Eid al-Fitr is one of the most celebrated festivals among Muslims around the world. The festival marks the end of the holy month of Ramadan and the beginning of the month of Shawwal according to the Islamic calendar.

During the month of Ramadan, people fast from sunrise to sunset every day and it is considered the holiest month for the Muslims. During this fast, Muslims have their first meal before the sunrise known as Suhoor and the next meal called Iftar is served only after sunset.

Eid Al-Fitr is traditionally celebrated over two to three days during which people meet their friends and relatives in their homes and distribute food and drinks among needy people. Eid Al-Fitr festivities also include relatives and friends joining the family in an elaborate lunch replete with several delicacies and savories, with many specialty dishes cooked for the occasion.

However, after spending an entire month fasting from dawn to dusk, indulging in a heavy feast on the first day of Eid celebrations could lead to stomach upsets and other gastro-intestinal problems.

Here is a primer on how to eat right this Eid Al-Fitr

During the month-long fasting period of Ramadan, our body slowly adapts to the fasting diet and breaking up this dining routine with a sudden intake of high-salt and oil-laden food during Eid Al-Fitr celebrations can lead to bloating and other digestive troubles. This is why it is important to follow certain precautionary steps to break your fast healthily and safely without wrecking your digestive system.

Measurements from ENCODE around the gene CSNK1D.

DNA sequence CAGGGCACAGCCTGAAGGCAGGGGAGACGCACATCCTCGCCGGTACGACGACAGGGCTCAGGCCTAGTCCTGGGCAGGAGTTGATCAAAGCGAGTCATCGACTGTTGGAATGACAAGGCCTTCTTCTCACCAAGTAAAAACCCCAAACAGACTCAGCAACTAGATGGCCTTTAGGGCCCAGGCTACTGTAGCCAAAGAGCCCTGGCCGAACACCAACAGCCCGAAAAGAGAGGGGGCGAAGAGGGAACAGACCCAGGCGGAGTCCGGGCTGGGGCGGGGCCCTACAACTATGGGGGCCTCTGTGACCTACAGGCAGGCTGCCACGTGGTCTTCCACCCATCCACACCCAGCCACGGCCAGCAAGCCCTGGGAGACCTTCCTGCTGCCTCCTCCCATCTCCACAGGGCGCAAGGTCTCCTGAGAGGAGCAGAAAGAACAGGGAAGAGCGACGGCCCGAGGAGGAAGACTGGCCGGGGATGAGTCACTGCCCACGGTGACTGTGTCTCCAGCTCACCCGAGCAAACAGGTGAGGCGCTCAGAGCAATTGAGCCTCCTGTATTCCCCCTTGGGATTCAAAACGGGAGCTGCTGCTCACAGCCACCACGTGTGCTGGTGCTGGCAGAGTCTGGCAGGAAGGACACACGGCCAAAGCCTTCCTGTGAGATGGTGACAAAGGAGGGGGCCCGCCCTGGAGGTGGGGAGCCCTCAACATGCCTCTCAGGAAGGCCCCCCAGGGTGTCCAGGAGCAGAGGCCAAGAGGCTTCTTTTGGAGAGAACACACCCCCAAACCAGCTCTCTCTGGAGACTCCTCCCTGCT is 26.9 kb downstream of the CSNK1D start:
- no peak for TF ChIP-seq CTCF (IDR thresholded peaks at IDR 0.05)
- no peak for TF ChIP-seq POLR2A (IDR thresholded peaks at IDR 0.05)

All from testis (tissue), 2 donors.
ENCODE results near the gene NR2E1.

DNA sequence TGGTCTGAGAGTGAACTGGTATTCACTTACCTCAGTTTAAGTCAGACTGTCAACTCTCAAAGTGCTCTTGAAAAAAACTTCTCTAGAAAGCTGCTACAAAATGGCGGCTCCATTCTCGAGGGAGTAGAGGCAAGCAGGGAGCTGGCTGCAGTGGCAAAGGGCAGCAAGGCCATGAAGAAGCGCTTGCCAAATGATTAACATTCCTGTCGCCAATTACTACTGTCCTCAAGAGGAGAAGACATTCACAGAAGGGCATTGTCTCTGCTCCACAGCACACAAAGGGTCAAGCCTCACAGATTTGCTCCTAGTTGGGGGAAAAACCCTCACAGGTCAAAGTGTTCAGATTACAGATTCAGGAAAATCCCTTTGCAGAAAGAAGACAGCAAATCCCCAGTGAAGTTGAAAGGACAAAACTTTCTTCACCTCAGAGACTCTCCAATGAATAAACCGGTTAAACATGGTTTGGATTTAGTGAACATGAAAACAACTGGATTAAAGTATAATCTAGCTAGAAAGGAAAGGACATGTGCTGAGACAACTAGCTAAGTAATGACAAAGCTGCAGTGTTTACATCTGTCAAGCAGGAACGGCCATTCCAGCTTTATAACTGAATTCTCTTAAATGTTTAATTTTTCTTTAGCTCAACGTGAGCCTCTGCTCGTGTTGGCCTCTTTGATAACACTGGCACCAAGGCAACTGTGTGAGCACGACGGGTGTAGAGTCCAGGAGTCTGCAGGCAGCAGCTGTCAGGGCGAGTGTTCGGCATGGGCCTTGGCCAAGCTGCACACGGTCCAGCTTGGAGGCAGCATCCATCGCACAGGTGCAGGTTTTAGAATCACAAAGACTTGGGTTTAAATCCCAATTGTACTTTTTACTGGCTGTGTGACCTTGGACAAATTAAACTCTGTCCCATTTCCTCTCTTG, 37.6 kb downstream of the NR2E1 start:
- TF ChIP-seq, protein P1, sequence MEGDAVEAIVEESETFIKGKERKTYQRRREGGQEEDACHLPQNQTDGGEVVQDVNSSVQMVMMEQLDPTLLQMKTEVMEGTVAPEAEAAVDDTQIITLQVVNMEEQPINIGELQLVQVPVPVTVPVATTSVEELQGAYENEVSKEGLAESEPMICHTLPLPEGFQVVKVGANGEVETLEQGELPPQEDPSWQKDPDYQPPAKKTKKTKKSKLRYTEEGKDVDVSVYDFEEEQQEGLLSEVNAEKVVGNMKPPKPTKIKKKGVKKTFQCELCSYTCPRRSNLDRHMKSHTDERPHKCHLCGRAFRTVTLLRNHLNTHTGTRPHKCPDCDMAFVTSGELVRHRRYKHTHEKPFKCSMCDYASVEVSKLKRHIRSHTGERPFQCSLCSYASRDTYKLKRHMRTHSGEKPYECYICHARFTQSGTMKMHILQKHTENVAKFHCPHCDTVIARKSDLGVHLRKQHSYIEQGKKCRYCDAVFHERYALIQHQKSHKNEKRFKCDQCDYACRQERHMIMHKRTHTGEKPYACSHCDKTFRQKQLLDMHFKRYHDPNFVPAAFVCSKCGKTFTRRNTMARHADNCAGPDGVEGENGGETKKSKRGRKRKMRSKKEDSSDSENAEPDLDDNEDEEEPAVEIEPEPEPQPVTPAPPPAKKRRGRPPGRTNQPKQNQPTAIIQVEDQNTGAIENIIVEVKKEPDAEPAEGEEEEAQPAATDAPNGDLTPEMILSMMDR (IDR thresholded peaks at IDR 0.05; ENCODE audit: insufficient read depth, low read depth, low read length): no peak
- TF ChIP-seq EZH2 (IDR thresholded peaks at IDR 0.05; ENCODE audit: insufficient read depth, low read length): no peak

Drink a glass of fresh juice: To break your fast, we advise drinking a glass of freshly squeezed juice or drinking a glass of warm water with a dash of lemon juice added in the morning, rather than relishing on high-sugar packaged juices. Alternatively, you can also begin your day with a small portion of fresh fruits and salad.

Start slow: During the Eid feast in the afternoon, Instead of gorging on a plate of mutton korma and biryani, it is strongly recommended to break your fast with simple and light food items.

Eat often and in small quantities: As tempting as the platter of delicacies may seem after the month-long fasting, we suggest eating in small portions, instead of filling yourself all at once. You may also reduce the interval between the meals. Make sure to include a variety of food items in your plate but keep the portion size less.

Tone down the sugar: While sweets, savories and other delicacies prepared for the occasion are no doubt enticing and an integral part of the festivities, make sure not to go overboard with the sweet dishes. If you cannot resist your sweet tooth and aim to gobble down a whole baklava, we have a piece of advice for you. Instead of reaching out for the traditional sweets, munch on dates or whole fruits.

No junk food or packaged food: Make sure that you eat a balanced diet after breaking your fast and include a variety of food items in the same. Additionally, try to include proteins, carbohydrates, fiber and fat in proportion to your meals and steer clear of junk food and packaged products.

Remember that after a month of fasting your body is currently adapted to afasting diet, so including aerated drinks and packaged food items in your routine may actually lead to gastrointestinal issues like bloating.

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